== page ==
Abstract. We will see how tools from probability theory can help us answer some questions arising in the study of genome rearrangement, which have the following flavor: given two species (say, mice and men), can we quantify how different or how similar they are? On a mathematical level, this will lead us to study the behavior of a certain random walk on the symmetric group and show that it exhibits a phase transition. Along the way we will discuss some connections with Erdos-Renyi random graphs (aka mean-field percolation) and hyperbolic geometry. Some familiarity with elementary probability notions (such as the Poisson process) is preferable but not essential.
Wed. Feb.15, 3pm
BATCHELLER 250
Nathanael Berestycki
University of British Columbia

"Gibbs fragmentations"

Abstract. We study random partitions of 1,...,n where every cluster of size j can be in any of w(j) possible internal states. A Gibbs distribution is obtained by sampling uniformly among all possible configurations. Gibbs distributions arise naturally as equilibrium distributions of reversible coagulation - fragmentation processes. In this work we characterize irreversible processes where this microscopical equilibrium is moving towards a more fragmented state as time evolves. In particular we show that after reversing the direction of time they are the Marcus-Lushnikov coalescent process with affine collision rate K(x,y)=a+b(x+y) for some real numbers a and b. This is joint work with Jim Pitman (U.C. Berkeley).
Wed. Feb.22, 3pm
Kidder 280
Mina Ossiander
Oregon State University

"Random multiplicative cascade measures. Part I"

Abstract. The distribution of random cascade measures depends implicitly on that of an underlying cascade generator along with a branching number. This pair of talks will give some basic background and then discuss some interesting convergence and estimation issues. The material covered represents joint work with R. Keim, D. Rupp, and E. Waymire.
Wed. Mar.1, 3pm
Kidder 280
Mina Ossiander
Oregon State University

"Random multiplicative cascade measures. Part II"

Abstract. The distribution of random cascade measures depends implicitly on that of an underlying cascade generator along with a branching number. This pair of talks will give some basic background and then discuss some interesting convergence and estimation issues. The material covered represents joint work with R. Keim, D. Rupp, and E. Waymire.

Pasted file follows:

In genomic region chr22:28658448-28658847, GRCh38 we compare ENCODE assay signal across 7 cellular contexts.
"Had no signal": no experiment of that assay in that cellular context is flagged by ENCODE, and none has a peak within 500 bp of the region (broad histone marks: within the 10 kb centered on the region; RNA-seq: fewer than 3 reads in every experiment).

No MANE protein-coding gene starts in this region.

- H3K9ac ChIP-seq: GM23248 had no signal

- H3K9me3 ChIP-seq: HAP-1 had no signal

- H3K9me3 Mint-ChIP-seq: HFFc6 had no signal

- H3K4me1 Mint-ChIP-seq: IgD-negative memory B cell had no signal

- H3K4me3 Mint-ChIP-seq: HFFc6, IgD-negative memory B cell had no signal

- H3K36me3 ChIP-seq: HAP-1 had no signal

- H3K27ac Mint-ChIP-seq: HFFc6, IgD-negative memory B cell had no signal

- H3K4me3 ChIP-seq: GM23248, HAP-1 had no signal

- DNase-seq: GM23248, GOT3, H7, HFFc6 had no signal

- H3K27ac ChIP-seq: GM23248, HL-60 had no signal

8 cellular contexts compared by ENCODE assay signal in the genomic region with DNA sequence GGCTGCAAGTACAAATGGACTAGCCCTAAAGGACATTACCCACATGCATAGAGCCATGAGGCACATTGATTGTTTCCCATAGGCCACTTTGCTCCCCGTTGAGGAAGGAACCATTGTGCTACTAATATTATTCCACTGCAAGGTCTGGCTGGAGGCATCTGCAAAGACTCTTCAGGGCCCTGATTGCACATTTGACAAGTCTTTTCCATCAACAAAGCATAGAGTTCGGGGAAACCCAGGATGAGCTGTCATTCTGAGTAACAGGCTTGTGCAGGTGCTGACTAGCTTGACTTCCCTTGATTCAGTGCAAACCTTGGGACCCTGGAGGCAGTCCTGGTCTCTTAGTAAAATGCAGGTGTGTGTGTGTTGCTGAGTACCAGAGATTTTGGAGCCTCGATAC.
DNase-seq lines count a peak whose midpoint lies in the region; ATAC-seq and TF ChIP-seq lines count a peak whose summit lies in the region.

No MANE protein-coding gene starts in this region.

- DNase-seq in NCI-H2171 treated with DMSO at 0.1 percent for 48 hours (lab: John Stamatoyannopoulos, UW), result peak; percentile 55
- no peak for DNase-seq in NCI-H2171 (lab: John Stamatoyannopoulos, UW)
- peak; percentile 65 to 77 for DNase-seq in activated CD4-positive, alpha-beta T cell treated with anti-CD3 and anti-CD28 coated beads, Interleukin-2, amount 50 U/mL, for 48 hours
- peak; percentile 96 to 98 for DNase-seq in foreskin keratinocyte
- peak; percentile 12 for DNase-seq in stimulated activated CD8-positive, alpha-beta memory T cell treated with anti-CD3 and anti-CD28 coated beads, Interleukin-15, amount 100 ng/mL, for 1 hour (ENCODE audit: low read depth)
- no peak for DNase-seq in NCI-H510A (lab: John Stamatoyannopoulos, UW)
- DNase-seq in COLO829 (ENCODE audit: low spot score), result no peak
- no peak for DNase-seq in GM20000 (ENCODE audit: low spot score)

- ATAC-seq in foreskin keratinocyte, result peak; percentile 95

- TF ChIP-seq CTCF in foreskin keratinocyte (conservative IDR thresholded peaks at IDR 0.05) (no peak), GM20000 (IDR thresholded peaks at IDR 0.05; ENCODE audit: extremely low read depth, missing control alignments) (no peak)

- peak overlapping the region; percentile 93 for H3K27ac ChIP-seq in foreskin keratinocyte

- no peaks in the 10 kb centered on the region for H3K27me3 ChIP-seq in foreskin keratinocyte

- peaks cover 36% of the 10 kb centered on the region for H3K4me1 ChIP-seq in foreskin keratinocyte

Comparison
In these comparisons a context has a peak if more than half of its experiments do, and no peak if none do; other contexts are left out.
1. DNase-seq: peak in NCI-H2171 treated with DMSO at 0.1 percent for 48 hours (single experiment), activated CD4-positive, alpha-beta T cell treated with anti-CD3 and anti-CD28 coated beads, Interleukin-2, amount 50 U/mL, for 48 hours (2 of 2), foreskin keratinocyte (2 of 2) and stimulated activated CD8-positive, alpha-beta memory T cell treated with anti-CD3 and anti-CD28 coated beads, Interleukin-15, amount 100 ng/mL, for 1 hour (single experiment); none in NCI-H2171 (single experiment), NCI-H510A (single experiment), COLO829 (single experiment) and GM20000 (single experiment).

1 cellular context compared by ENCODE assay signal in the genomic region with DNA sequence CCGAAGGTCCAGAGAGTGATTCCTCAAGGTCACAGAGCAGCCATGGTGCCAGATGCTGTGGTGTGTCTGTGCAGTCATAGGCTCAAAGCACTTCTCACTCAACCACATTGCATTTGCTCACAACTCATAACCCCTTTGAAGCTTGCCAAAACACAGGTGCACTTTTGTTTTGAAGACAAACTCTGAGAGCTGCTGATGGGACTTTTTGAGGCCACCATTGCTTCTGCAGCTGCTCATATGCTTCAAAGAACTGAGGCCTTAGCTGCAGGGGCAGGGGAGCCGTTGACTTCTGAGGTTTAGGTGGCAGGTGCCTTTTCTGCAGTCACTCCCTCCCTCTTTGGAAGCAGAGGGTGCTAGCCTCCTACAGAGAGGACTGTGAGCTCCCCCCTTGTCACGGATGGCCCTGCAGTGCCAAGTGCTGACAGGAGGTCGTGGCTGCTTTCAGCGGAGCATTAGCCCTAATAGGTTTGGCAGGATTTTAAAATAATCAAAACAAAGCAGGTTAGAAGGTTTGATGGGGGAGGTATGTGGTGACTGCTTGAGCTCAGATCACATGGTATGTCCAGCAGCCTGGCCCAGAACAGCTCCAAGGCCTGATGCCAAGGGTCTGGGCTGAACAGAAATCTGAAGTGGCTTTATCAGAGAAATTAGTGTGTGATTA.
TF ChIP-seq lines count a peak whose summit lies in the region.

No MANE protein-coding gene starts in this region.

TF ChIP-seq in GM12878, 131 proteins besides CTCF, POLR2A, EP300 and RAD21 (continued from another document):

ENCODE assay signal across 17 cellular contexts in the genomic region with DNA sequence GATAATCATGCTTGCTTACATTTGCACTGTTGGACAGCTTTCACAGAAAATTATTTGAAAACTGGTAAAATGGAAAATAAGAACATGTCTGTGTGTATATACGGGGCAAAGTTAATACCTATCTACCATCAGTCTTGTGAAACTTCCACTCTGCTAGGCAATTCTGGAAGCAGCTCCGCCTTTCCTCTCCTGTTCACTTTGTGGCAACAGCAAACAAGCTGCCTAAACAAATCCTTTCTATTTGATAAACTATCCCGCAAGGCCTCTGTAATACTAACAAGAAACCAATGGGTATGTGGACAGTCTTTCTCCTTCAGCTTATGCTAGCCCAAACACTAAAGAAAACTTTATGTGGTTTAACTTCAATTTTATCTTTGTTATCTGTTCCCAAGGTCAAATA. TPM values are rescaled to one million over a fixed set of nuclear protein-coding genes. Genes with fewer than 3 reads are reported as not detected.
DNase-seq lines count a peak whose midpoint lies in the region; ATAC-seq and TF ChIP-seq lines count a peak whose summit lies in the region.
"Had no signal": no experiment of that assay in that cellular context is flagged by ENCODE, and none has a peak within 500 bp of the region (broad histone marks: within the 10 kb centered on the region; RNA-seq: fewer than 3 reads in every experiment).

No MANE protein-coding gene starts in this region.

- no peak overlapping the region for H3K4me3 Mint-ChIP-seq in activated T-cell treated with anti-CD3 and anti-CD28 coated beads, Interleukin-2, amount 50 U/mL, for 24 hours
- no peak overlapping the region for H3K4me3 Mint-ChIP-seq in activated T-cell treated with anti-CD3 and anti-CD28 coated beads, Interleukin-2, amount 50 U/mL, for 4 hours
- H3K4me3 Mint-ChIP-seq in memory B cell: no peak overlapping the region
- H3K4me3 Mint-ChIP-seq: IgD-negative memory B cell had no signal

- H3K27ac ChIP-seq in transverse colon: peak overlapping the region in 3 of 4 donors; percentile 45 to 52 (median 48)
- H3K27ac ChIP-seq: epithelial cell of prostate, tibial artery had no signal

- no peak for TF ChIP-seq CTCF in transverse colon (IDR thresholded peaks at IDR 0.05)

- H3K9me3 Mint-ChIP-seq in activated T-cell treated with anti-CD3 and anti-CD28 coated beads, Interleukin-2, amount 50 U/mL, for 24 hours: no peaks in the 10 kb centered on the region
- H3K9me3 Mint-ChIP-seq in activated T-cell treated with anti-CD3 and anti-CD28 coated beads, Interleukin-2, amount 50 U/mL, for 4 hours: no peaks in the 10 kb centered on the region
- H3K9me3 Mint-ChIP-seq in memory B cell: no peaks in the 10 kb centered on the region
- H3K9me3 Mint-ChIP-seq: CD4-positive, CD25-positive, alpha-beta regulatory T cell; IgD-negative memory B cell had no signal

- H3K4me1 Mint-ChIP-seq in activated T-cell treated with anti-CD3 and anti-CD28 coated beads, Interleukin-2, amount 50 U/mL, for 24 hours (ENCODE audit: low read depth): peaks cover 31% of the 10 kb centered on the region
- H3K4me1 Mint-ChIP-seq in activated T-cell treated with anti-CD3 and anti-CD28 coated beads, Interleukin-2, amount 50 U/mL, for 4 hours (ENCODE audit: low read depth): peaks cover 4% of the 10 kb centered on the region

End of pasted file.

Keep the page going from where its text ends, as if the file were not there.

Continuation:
Mon. Mar.6, 3pm
TBA
Jesus Rodriguez
North Carolina State University

"Recent Topics in Math Finance"

Abstract. With traditional financial derivatives having been so well studied, investment banks are looking for new areas to exploit market participants. This has led to a rush to study new areas. We will discuss possible directions for some of these areas. In particular we will discuss some probabilistic issues in credit derivatives and how ideas from energy derivatives can be used to tackle pricing issues in other areas.
Wed. Mar.15, 3pm
Kidder 280
Robert T. Smythe
Department of Statistics,
Oregon State University
"Yet Another Interval-Division Problem"
Abstract.








 Spring, 2006

The probability seminar will continue into the Spring quarter. We will meet on Wednesdays at 4pm in Kidder 364.
Here is a tentative list of speakers (to be extended): Larry Pierce, Anthony Quas (U. of Victoria), Weng-Keen Wong (Computer Science), David Levin (University of Oregon), Robert Burton, Yevgeniy Kovchegov

Day/Time/Room

Speaker

Title and abstract

Tue. Apr.11, 3pm
(Colloquium)
Kidder 364
Krzysztof Burdzy
University of Washington

"On the Robin problem in fractal domains"

Abstract. The Robin boundary conditions represent the flow of a substance or heat through a semi-permeable membrane. Let u be a non-negative solution to the heat equation in a bounded domain with Robin boundary conditions. I will address the question of whether the infimum of u over the whole domain is equal to 0. I will stress the use of probabilistic techniques in the investigation of this purely analytic problem. The talk will be accessible to a broad mathematical audience and graduate students.